Karttunen identified learner with semi factory verb. This had wry, limit lamp. Stalnaker plus Matron unfold Karttunen's data as a including that undoing with presumption as a upshot with pragmatic chain of reasoning, bill reformulated past van der Sand. In this paper I present swarm with truly occurring Primakov wear at an issue of how factory verb interact from an implicatures, plus show this many with these Primakov are problematic for present bill. I end past present suggestive intelligibility including that relate to betwixt presumption plus notice legality.

No doubt this is exactly what Dubner sought, a variant abstract which is completely free of the lingua-speak which I use to prevent myself being understood. The new version uses presumption for presupposition, factory for factive, and Primakov for the technical term examples.

Now the second request: how does the paper relate to belly buttons? Well, not at all, really. The title, as one commenter observed, is just an example I came across. It was taken from a survey used in a groundbreaking piece of navel gazing research by one Dr. Karl: he won an IgNobel prize for it. One question on this survey, Have you noticed that your belly button lint colour is related to the colour of your clothing?, appears to take for granted (presuppose) that the respondent's belly button lint is related to his/her clothing color. Why? Because the question includes the verb notice, and this is one of many verbs which commonly comes along with a presumption that the stuff sitting next to it is a fact. That's why we call them factive verbs. Or, at least we did. It turns out that we should call them factory verbs. What I found curious was that nothing about lint color was actually presumed in the survey: it was apparently intended to be neutral as to whether there was any connection between belly button lint and clothing. Indeed, while the belly button research turned up many strong results (``It seems as though the Snail Trail has something to do with BBL levels''), there was no clear connection established with clothing color. From Bellybutton Lint - The Results:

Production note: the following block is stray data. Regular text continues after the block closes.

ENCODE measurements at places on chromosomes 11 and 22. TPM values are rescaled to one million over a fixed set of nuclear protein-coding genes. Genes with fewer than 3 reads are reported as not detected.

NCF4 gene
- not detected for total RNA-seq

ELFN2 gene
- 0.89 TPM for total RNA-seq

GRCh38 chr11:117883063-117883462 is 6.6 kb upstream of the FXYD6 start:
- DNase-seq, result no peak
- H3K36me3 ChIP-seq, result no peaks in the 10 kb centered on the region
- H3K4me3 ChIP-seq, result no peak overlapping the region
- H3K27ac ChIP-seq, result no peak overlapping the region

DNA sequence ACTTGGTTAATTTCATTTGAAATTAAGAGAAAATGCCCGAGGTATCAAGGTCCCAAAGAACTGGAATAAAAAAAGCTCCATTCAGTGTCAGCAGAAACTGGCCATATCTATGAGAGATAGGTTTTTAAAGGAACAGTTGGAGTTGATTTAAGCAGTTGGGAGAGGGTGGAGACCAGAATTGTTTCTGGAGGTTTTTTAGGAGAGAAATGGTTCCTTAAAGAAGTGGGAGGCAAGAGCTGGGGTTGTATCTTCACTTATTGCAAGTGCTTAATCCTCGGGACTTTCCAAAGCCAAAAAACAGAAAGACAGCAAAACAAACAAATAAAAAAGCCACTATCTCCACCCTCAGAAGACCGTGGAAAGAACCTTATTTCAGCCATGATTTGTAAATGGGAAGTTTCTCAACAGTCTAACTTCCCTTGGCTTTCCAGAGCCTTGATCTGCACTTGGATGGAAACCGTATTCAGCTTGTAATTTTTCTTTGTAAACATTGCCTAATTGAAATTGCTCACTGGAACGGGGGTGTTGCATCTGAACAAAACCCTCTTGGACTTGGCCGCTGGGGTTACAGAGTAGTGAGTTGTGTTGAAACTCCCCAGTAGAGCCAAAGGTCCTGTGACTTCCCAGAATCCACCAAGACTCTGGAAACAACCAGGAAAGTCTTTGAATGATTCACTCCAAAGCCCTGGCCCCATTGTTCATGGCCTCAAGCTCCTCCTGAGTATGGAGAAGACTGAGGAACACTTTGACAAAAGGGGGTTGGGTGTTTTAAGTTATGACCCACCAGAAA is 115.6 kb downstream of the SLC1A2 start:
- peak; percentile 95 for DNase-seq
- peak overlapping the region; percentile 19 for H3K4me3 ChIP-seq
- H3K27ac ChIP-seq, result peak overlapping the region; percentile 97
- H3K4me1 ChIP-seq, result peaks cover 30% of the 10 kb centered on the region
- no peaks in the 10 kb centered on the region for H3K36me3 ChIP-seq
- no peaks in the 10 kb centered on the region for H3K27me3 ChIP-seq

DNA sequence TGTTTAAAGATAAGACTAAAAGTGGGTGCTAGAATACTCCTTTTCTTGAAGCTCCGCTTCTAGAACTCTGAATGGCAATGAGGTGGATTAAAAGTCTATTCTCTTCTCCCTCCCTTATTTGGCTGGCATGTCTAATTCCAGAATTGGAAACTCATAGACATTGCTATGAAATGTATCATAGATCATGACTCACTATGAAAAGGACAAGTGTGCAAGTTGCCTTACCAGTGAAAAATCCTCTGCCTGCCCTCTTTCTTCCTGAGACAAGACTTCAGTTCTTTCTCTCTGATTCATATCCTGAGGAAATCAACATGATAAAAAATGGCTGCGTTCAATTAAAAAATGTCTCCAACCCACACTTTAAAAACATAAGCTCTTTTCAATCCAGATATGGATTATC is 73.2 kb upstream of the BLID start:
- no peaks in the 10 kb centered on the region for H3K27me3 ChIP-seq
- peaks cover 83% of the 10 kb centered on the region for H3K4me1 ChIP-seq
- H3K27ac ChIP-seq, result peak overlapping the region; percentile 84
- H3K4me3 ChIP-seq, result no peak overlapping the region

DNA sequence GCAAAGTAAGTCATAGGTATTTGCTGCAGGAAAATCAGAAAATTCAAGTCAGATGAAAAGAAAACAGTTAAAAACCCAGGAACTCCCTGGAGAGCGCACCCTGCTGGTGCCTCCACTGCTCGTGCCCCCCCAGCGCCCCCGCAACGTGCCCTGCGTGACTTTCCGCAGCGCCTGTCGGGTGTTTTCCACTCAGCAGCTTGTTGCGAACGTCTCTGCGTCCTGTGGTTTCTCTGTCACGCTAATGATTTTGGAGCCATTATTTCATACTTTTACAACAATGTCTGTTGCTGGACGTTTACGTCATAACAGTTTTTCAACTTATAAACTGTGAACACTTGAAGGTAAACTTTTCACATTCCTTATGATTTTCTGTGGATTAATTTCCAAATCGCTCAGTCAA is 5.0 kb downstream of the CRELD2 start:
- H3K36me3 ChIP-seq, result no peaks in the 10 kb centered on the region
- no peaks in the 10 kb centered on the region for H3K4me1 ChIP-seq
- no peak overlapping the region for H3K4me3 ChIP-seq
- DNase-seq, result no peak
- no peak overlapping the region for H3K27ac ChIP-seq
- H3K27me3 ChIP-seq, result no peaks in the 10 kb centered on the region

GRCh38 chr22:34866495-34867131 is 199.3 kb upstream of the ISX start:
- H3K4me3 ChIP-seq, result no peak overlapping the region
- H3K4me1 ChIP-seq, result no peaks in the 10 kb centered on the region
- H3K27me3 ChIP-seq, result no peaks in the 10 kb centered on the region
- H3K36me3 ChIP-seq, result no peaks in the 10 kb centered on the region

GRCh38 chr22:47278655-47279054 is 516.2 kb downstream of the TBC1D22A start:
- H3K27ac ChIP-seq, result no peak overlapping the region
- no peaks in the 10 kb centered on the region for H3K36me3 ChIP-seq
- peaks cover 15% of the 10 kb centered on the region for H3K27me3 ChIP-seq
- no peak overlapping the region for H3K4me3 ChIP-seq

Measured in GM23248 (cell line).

About 37% of people with BBL said that the colour of their BBL was related to the colour of their clothing. About half of these people had blue BBL. Most people wear various shades of blue. But we really can't explain why some people consistently have BBL in a colour that is not present in their clothing.

What I was wondering about in that paper Dubner found was this: under what conditions does someone using a factive factory verb take the stuff sitting next to it for granted. I found that no existing theory covered the ground, and speculated that... well, I'm afraid I'm boring you: if you really want to know, you can ask me, or read the paper.

It seems that my unfortunate predilection for difficult words combined with the title of my paper to get me into an awful and very public mess. In fact, Dubner has taught linguists the world over two valuable lessons. We must only use easy words, and we must be very careful in our choice of Primakov.

[Hat tip to Arnold Zwicky and Karin Golde for pointing me to the Dubner piece.]

Posted by David Beaver at August 21, 2007 11:38 PM